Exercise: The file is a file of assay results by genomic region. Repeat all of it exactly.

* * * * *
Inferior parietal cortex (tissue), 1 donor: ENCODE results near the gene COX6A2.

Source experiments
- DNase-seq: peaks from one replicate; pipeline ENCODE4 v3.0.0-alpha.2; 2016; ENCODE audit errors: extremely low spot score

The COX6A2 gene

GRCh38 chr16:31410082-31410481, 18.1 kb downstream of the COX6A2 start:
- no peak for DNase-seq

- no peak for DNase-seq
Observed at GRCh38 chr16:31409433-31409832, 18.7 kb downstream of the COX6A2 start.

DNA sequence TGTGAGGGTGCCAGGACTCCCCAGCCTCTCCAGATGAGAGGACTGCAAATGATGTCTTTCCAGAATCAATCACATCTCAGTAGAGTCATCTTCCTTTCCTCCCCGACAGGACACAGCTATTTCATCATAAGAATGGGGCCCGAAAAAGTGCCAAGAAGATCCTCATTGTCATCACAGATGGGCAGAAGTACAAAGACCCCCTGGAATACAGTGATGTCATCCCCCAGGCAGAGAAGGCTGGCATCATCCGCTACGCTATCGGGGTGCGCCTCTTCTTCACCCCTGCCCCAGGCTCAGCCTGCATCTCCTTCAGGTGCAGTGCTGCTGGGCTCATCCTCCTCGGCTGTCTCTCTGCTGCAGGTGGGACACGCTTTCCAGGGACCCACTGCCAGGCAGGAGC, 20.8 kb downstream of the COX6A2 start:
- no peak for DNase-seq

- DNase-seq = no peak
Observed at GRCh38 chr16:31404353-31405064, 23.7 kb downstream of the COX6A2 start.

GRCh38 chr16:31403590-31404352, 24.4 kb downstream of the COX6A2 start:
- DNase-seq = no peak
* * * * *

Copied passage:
Inferior parietal cortex (tissue), 1 donor: ENCODE results near the gene COX6A2.

Source experiments
- DNase-seq: peaks from one replicate; pipeline ENCODE4 v3.0.0-alpha.2; 2016; ENCODE audit errors: extremely low spot score

The COX6A2 gene

GRCh38 chr16:31410082-31410481, 18.1 kb downstream of the COX6A2 start:
- no peak for DNase-seq

- no peak for DNase-seq
Observed at GRCh38 chr16:31409433-31409832, 18.7 kb downstream of the COX6A2 start.

DNA sequence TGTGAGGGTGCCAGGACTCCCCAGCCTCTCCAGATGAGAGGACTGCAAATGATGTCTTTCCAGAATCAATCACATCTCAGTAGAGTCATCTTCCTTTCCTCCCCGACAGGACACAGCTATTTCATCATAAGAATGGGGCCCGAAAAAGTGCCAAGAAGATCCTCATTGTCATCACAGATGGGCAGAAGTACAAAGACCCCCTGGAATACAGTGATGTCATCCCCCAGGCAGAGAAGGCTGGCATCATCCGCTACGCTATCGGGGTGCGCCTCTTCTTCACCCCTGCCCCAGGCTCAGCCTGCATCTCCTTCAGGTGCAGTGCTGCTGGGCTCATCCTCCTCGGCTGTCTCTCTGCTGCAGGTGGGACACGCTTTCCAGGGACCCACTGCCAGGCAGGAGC, 20.8 kb downstream of the COX6A2 start:
- no peak for DNase-seq

- DNase-seq = no peak
Observed at GRCh38 chr16:31404353-31405064, 23.7 kb downstream of the COX6A2 start.

GRCh38 chr16:31403590-31404352, 24.4 kb downstream of the COX6A2 start:
- DNase-seq = no peak